- Allow your loved one to choose what they want to eat if they prefer, but keep the meal options limited to a variety of healthy, appealing foods.
- If they struggle to eat an entire meal, they consider serving small portions or several small meals throughout the day.
- Make healthy snacks and shakes available if your loved one is frequently demanding food.
- Use utensils that promote independence with minimal risk. I.e., a bowl instead of a plate, easy-to-grasp utensils with thick handles.
- Cut up their food into small portions if cutting, chewing and swallowing is difficult.
- Encourage plenty of fluids in the day to avoid dehydration.
- Consider senior home care for meal preparation if you struggle with finding the time.
Activities That Build on Current Skills
Activities can be one of the more enjoyable parts of Alzheimer's care at home. It often presents opportunities to open up your loved one's personality.
- Find activities that match your loved one's current interests and abilities. Don't forget their interests.
- Building on existing skills often works better than teaching new ones.
- Short, simple activities without many steps are often the most successful.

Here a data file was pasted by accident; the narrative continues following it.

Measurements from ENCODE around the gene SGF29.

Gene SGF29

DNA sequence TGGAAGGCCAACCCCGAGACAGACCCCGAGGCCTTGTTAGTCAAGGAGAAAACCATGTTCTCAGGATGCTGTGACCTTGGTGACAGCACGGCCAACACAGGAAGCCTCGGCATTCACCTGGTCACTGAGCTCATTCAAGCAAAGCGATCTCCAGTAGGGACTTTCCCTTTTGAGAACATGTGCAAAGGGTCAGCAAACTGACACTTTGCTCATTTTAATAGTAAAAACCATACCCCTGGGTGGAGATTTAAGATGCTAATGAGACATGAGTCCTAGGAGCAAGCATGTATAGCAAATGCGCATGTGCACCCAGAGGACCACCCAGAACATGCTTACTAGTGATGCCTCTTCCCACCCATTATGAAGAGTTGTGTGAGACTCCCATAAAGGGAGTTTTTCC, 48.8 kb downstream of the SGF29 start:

- Praise your loved one for each step completed and observe for signs of frustration. When frustration arises, help out or redirect their attention to other things.
- Try to include activities into the daily routine.
- Activities that maintain functional skills and personal control can help boost moods and make the day better for all.
Consider Senior Home Care Services
No matter how much you love the person who has Alzheimer's care, there is a limit to what an individual can do. That is not your fault.
Senior home care services can help out with Alzheimer's care at home, making considerable improvement in the lives of all involved.
If you're struggling, then consider senior home care services for a helping hand. Alzheimer's caregivers can provide 24/7 care or simply just a few hours here and there each week with respite care.
With expert, qualified caregivers, your loved one can reduce the difficulties of Alzheimer's while still living at home.
Senior home care services also give family members the chance to breathe. Whether you need a vacation, a break or a helping hand with certain tasks, you can reduce the burden placed on you - benefitting both you and your loved one.
Facts About Alzheimer’s
- Over 6 million Americans live with Alzheimer’s.
- By 2050, it’s estimated that will rise to 13 million.
- The number of people living with Alzheimer’s doubles every 5 years over the age of 65.
- Symptoms most commonly appear after the age of 60.
- Alzheimer’s is in the top 10 leading causes of death in the U.S.
Senior Home Care for Alzheimer's in Tampa, Florida
If you're interested in Alzheimer's care at home services in Tampa, Florida, contact Visiting Angels today. We specialize in referring senior home care caregivers for dementia and Alzheimer's care at all levels, from respite care to 24/7 in-home care.